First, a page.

Gary, I think you should make it clear on your blog that you are using hardware that does not meet the line manufacturers reccomendation. Dynex Dux is new technology and its misuse and subsequent reports of failure can set this technology back for all of us. In additon, Precourt should be very clear to all that their hardware does not meet this requirement.

John Franta, Colligo Marine.


Quote:
Originally Posted by seacap View Post
Hi all,
Synthetic rigging aka HM (high modules) rigging, Dynex Dux etc.
I'm taking the plunge and re-rigging my Bristol Channel Cutter with it.

so far there are number of good discussions here at:
Any Updates on Synthetic Rigging ?
and
Synthetic Searunner

I have started a blog at www.garyfelton.com/shanti/ to document the process, problems and hopefully joys of the new rig. You all are invited to the discussion on the blog or here on this thread. I think it is exciting new technology for enhancing the performance of anyones boat. Removing weight aloft is a great performance booster for any boat. On Shanti the weight savings will be around 70lbs! I have personal experience on a 86' ketch that removed 1200lbs out of their rig by replacing the roller furler mast with a carbon fiber unit. The performance difference was stunning! There is a rule of thumb that goes for every pound you remove from aloft is like adding 10 pounds in your keel (your mileage may very).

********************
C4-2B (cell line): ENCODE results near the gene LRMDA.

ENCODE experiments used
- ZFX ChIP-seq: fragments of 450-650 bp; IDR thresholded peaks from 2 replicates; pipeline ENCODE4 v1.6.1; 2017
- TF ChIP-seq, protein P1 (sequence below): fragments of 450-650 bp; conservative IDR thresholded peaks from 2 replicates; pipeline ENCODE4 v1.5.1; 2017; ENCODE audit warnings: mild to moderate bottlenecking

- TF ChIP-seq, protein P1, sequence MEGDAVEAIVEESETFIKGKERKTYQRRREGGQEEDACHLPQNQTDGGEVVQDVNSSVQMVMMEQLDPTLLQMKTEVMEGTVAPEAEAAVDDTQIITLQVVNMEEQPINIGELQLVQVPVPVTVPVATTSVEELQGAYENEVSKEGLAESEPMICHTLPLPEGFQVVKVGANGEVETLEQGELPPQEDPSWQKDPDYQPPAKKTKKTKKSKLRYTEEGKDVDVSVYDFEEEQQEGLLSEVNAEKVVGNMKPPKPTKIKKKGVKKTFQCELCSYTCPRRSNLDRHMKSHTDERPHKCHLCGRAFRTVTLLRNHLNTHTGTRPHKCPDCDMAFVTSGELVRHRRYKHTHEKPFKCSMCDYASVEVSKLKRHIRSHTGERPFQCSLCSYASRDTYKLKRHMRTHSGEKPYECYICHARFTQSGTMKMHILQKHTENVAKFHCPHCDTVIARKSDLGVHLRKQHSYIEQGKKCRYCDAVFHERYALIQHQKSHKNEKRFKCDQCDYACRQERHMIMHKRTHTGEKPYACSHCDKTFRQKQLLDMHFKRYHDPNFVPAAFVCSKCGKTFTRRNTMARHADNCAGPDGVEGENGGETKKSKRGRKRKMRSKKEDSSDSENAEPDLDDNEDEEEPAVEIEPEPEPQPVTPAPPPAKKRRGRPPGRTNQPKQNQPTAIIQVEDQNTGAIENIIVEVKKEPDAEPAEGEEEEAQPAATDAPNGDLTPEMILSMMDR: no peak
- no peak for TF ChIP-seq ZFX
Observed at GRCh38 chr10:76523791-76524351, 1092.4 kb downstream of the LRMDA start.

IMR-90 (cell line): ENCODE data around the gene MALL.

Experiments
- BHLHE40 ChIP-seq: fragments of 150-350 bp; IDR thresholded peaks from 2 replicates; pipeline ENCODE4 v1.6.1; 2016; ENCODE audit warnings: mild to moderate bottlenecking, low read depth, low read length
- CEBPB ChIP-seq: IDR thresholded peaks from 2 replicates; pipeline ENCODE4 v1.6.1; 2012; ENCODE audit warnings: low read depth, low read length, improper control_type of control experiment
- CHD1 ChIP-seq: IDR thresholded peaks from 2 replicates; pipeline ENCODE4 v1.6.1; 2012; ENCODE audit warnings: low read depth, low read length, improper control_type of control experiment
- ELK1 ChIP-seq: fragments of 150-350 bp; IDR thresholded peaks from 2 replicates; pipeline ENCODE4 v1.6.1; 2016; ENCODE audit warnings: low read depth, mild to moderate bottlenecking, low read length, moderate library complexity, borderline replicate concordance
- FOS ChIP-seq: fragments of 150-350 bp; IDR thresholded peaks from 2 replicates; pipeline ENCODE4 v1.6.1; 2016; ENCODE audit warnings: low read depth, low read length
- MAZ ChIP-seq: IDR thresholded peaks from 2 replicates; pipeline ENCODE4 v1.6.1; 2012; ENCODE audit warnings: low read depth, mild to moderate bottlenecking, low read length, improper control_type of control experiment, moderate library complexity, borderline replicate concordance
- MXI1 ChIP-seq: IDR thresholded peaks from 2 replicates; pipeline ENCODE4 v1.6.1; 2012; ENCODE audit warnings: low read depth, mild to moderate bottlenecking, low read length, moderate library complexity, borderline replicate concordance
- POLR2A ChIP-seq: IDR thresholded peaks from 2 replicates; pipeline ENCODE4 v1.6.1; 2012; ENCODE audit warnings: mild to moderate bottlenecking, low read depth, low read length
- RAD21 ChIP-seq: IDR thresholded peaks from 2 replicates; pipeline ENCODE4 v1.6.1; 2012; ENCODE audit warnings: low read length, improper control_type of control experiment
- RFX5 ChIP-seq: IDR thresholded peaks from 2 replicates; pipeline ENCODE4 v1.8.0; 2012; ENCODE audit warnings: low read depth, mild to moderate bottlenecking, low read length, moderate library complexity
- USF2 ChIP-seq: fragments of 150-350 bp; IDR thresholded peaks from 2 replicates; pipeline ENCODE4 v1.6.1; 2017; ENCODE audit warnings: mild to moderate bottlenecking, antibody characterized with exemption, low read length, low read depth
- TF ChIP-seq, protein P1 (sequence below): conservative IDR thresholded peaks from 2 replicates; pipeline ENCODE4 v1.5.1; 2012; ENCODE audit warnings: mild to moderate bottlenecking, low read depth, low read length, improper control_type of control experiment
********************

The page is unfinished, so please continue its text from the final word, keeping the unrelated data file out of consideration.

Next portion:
There are other advantages for cruisers also. Easily rigging and emergency stay. No rust. No worry about stainless fatiguing. Easy do it yourself. The one big problem. if it is a problem, will be UV. So far this appears not to be a big problem. Of course down here in the Caribbean I will be giving this area a good test.

Cheers,
Gary
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Old 20-04-2009, 09:16   #9
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Quote:
Originally Posted by seacap View Post
Jmolan,
Your posts about rigging your tri were some of the first I read. Thank you for that. I'm really looking forward to this new rig...all the weight I will save aloft. Probably a little more important for a mono compared to a multi.

Any tips for putting it together?